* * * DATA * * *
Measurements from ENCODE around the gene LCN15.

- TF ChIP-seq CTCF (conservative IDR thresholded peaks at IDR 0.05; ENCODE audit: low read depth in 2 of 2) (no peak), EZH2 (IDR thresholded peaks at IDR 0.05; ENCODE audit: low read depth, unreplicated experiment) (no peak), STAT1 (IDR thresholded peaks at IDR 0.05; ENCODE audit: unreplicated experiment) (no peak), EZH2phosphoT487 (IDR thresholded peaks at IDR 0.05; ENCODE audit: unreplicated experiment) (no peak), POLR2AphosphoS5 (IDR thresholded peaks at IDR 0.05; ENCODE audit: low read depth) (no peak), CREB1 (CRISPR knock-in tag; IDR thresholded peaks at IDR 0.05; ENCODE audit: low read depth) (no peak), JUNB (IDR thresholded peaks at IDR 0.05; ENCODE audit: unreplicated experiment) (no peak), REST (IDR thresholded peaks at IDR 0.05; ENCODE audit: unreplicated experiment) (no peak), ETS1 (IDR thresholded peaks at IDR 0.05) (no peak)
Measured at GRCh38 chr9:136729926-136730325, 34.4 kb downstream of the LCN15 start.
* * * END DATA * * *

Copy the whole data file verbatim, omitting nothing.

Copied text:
Measurements from ENCODE around the gene LCN15.

- TF ChIP-seq CTCF (conservative IDR thresholded peaks at IDR 0.05; ENCODE audit: low read depth in 2 of 2) (no peak), EZH2 (IDR thresholded peaks at IDR 0.05; ENCODE audit: low read depth, unreplicated experiment) (no peak), STAT1 (IDR thresholded peaks at IDR 0.05; ENCODE audit: unreplicated experiment) (no peak), EZH2phosphoT487 (IDR thresholded peaks at IDR 0.05; ENCODE audit: unreplicated experiment) (no peak), POLR2AphosphoS5 (IDR thresholded peaks at IDR 0.05; ENCODE audit: low read depth) (no peak), CREB1 (CRISPR knock-in tag; IDR thresholded peaks at IDR 0.05; ENCODE audit: low read depth) (no peak), JUNB (IDR thresholded peaks at IDR 0.05; ENCODE audit: unreplicated experiment) (no peak), REST (IDR thresholded peaks at IDR 0.05; ENCODE audit: unreplicated experiment) (no peak), ETS1 (IDR thresholded peaks at IDR 0.05) (no peak)
Measured at GRCh38 chr9:136729926-136730325, 34.4 kb downstream of the LCN15 start.